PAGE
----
Employer Identification Number (EIN) theft is the poor stepchild to Social Security number theft—but it’s a growing problem. If it happens to you, EIN theft will cost time and money as you unravel the complications with the IRS.
Final regulations, which are applicable as of Jan. 1, 2014, begin to take aim at the problem. (78 F.R. 26244, 5-6-13)
What’s the nature of the problem?
Fraudsters can hijack your company’s EIN, create fake W-2s, file 1040s based on those W-2s and receive tax refunds. Meanwhile, a discrepancy in your tax accounts arises once the IRS matches those phony W-2s to your legitimate 941s. Penalties follow.
One way to prevent EIN theft is to limit the number of people inside and outside the company who are authorized to speak to the IRS on the company’s behalf. To do that, the regs permit the IRS to collect the names and Taxpayer Identification Numbers of a company’s responsible parties—principal officers, general partners, owners of disregarded entities or any person who directly or indirectly controls, manages or directs the business. The regs allow the IRS to eliminate nominees who are temporarily authorized to act on behalf of EIN applicants. The intent is to allow the IRS to contact a company’s responsible party so tax issues can be resolved expeditiously.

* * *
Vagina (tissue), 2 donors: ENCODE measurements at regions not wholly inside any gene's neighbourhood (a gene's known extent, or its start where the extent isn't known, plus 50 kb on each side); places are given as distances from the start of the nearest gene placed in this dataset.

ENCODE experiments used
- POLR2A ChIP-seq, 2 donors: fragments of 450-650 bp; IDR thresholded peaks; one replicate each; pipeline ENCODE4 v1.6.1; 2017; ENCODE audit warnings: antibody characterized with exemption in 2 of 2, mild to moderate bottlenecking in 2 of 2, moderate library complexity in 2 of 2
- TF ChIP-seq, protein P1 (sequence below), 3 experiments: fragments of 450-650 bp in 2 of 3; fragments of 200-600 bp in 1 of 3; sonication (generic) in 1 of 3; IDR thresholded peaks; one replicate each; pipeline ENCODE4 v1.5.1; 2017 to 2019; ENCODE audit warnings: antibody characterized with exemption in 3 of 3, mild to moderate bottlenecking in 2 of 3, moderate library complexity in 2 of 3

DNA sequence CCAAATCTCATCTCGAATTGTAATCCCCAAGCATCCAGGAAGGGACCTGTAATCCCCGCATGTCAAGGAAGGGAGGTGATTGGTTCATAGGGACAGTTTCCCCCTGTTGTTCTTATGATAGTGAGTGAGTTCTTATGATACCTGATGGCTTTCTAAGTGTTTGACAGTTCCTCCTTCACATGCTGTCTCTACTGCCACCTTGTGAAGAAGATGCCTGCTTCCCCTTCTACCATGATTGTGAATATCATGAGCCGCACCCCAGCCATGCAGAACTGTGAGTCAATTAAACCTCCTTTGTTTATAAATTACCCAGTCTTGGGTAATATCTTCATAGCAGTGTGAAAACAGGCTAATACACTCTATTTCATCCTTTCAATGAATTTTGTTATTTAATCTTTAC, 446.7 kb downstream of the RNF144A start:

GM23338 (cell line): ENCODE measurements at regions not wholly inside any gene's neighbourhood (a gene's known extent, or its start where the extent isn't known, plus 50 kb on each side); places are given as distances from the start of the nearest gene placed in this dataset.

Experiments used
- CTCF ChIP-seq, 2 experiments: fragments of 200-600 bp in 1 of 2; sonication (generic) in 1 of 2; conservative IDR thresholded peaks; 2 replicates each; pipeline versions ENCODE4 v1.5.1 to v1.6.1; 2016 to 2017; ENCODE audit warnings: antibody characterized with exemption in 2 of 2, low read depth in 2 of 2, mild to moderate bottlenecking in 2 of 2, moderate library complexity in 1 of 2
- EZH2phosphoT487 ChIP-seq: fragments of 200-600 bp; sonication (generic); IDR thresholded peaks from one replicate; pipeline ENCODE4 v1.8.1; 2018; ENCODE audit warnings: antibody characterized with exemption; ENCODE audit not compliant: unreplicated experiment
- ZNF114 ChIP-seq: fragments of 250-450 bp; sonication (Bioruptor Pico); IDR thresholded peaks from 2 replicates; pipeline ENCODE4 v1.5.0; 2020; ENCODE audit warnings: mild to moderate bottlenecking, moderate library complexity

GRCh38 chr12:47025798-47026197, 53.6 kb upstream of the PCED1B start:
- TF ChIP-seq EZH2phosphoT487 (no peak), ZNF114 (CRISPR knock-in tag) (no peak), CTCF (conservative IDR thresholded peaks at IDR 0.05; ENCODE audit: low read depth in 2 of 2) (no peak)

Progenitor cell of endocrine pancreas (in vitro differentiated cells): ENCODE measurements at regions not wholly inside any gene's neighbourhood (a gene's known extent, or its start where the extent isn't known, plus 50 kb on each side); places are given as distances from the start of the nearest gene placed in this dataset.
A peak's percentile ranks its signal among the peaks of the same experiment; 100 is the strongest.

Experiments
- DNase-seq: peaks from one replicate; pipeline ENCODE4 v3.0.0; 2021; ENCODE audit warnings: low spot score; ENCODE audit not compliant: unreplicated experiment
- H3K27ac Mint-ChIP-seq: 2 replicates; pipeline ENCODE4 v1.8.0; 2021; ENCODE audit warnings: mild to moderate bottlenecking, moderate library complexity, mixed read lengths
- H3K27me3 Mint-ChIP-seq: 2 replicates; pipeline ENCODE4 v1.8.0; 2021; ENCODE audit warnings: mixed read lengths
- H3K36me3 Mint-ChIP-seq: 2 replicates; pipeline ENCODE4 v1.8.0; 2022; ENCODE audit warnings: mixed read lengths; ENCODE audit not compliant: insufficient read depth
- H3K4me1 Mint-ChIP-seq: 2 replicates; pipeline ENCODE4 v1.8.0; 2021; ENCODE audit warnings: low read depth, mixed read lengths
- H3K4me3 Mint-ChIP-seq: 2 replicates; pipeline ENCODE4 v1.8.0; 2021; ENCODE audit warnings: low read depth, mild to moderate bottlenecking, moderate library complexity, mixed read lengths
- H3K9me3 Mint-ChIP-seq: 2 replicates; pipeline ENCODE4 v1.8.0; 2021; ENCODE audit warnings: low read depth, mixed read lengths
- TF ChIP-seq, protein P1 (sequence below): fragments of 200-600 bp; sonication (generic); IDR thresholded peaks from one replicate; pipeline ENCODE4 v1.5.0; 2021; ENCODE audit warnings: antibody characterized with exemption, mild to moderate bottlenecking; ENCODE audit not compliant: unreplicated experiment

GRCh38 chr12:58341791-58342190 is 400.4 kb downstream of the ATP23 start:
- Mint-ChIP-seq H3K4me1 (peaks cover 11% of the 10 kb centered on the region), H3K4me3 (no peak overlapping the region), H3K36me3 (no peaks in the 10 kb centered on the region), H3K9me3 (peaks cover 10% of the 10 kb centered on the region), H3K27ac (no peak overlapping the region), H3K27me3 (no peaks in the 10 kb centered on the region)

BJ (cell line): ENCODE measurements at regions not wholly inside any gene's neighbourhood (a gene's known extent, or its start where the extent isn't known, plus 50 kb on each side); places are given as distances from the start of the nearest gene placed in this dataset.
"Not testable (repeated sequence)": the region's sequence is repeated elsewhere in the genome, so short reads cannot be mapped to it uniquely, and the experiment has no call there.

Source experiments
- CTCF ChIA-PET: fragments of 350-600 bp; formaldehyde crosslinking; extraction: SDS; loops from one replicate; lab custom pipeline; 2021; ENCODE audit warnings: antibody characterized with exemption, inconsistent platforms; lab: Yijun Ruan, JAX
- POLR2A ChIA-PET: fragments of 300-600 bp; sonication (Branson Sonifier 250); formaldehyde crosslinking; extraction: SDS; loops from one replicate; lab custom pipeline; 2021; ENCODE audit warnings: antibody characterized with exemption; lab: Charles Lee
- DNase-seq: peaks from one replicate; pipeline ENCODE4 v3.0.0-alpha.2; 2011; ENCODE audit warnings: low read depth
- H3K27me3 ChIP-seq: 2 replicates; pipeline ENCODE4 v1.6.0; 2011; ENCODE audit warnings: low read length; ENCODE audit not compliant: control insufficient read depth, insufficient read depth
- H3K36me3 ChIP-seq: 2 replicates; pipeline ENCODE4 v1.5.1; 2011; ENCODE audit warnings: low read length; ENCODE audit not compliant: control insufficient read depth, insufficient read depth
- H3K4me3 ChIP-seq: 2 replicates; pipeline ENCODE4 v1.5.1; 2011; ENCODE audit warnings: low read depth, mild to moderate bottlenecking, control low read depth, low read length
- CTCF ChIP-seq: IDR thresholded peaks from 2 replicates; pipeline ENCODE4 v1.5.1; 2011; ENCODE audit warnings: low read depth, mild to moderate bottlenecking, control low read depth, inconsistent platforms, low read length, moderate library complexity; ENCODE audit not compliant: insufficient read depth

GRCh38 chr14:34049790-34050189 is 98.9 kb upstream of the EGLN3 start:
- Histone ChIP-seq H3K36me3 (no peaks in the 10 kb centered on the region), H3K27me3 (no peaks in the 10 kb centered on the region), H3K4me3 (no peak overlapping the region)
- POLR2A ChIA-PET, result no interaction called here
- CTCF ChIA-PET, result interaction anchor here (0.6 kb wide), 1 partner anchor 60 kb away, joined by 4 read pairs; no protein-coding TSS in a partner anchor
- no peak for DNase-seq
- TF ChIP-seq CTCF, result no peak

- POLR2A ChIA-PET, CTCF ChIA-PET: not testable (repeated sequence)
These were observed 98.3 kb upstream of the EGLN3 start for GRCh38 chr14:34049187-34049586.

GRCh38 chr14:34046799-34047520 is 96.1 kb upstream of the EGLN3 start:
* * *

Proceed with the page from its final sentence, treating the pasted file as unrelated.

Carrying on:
The regs require any person who is issued an EIN to provide updated information to the IRS in the manner and frequency required by tax forms, instructions and other guidance. This updated information will be provided on a new form.
STOP THIEF: The IRS admits that it doesn’t have many tools to fight EIN theft. Upshot: You must be vigilant in guarding your EIN. Suggestions: Limit the publication of your EIN in nontax materials, such as proxy statements, Web pages, etc. Keep close tabs on your third-party payroll provider by reviewing all tax forms prior to filing. Regularly request tax transcripts from the IRS.